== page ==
Like accounting or development.
Marc: It's much easier if you first focus on employee experience. If you think of an organization: we're providing services to each other all the time. All of these interactions and little services can be designed. We can always put a more human approach to it. If we talk about how to bring the end user closer to developers or accounting, often tools that act as a boundary object help. A boundary object is what we call a thing that has a meaning in different social worlds. In different organizational silos, how we like to say. A great example for that is a journey map.
Use a journey map to create empathy with your customers. Map out the customer experience and add valuable information for both accounting and developers. To make it relevant for them it needs to have relevant information. For developers it might be adding epics, user stories, depending on the zoom level you're in and show the work they are doing and what they are planning to do in context of customer experience.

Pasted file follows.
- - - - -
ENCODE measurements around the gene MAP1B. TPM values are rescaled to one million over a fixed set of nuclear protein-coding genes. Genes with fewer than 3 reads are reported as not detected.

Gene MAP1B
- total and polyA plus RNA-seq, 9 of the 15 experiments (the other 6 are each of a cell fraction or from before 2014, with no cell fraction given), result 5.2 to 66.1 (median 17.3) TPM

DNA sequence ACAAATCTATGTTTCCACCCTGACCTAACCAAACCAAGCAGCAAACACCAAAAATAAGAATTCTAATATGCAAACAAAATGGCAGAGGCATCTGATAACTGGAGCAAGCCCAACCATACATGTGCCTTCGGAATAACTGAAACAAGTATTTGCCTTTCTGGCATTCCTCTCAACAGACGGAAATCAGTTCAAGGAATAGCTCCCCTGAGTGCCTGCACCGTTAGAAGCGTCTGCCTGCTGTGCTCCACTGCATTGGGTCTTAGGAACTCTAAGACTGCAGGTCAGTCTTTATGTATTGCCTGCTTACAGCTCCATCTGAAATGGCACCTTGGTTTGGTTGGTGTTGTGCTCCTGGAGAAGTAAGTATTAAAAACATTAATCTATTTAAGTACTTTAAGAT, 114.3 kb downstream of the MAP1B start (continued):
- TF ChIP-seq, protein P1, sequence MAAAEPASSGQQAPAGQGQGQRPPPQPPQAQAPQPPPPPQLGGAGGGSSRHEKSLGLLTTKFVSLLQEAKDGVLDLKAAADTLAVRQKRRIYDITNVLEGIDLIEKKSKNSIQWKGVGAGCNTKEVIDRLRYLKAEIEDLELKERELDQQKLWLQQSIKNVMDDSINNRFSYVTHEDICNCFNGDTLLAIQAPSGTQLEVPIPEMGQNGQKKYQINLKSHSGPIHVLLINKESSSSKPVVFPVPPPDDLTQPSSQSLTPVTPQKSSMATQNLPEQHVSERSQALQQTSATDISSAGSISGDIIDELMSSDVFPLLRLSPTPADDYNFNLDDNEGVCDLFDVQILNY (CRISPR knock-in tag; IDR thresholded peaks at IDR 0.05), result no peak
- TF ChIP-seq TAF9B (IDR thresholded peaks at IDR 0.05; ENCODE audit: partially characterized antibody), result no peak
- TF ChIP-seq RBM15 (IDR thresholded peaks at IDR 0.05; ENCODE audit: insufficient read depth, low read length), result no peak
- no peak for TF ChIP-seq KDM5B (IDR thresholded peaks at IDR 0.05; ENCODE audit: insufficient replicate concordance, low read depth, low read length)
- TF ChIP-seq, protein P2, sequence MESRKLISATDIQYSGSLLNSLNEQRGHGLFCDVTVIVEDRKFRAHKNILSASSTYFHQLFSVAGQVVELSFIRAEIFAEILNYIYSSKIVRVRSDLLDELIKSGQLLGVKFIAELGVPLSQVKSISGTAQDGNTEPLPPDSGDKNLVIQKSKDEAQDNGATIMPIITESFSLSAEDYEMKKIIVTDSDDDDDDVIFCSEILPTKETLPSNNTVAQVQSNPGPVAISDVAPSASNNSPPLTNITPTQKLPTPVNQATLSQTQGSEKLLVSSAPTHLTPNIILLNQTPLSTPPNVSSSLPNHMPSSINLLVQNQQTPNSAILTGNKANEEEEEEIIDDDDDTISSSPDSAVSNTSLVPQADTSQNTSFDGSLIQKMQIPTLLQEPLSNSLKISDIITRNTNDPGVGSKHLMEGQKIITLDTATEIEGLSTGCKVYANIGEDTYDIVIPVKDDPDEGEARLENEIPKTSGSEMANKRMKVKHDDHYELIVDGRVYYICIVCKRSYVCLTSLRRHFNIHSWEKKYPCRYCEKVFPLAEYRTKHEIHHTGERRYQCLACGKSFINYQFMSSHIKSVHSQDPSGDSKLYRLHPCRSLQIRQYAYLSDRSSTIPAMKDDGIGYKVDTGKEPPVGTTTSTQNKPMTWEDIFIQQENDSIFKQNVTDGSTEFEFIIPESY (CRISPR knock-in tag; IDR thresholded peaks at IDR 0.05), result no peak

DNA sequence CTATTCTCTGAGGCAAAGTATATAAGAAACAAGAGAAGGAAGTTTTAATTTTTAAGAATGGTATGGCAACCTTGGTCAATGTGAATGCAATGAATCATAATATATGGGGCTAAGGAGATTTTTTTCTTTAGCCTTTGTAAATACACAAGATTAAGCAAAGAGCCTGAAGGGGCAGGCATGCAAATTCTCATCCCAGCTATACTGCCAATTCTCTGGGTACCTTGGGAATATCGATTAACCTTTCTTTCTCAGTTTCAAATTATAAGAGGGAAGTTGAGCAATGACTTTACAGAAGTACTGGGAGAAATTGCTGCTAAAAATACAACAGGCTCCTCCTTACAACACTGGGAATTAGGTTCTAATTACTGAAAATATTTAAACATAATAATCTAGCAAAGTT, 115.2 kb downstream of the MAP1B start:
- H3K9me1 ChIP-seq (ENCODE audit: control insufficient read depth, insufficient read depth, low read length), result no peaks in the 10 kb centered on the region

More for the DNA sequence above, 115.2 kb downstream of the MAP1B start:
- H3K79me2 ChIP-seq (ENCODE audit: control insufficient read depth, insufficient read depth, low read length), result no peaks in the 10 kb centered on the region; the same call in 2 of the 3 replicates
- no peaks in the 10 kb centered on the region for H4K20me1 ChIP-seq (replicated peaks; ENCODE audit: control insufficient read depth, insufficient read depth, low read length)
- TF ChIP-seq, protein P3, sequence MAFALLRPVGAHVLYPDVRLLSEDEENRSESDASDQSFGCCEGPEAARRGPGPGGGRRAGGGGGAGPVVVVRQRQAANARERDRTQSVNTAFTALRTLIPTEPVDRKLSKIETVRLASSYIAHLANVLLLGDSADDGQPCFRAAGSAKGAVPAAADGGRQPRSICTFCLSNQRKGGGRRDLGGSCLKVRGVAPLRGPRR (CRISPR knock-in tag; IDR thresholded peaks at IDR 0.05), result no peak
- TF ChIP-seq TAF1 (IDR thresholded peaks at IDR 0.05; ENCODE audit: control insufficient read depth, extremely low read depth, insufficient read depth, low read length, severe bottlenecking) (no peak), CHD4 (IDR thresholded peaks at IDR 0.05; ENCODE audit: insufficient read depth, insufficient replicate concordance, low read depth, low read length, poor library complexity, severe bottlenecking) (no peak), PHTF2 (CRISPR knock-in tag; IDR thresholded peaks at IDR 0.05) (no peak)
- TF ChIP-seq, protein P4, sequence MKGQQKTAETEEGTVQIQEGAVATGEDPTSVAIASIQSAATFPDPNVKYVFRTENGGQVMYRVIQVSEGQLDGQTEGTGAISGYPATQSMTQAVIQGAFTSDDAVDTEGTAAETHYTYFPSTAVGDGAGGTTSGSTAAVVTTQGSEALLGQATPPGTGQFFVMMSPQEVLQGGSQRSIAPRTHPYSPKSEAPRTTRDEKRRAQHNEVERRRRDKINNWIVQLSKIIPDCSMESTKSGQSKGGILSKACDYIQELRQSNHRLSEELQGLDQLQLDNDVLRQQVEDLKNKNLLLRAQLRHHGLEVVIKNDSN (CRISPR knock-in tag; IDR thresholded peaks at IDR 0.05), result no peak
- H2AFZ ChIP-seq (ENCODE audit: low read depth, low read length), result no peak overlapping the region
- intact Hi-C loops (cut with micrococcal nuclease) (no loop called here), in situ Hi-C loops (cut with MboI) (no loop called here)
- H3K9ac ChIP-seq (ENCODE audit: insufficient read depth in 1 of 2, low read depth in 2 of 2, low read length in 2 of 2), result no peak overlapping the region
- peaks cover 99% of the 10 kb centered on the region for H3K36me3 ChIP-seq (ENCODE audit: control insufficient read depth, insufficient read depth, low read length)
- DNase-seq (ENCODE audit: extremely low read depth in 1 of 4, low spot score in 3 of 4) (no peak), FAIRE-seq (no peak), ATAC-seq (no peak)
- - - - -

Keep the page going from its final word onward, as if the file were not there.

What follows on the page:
Maybe with accounting it’s interesting to find out at which time they actually come into play. If they see where the processes are triggered, they know what their work is. It helps them to understand what the context is.
Suddenly also those teams like accounting and development, legal and marketing can work together using this same visual artifact.
It often has to do with how you speak about your customers. To create empathy we need qualitative research. With quantitative research it's hard to have empathy with. It's hard to have empathy when you say 73 percent of our customers do the following. But showing qualitative research data, like an interview and observation, photos or video of a situation triggers much more emotions and creates way more empathy with users.
The biggest mistake I see happening is when you try to quantify qualitative data. When you did 10 or 20 interviews and you found a pattern in it, then don’t say that you asked 20 people and 12 out of 20 said the following. People would stop listening immediately because all they hear is 12 out of 20. 20 is not a representative sample size, they’re out.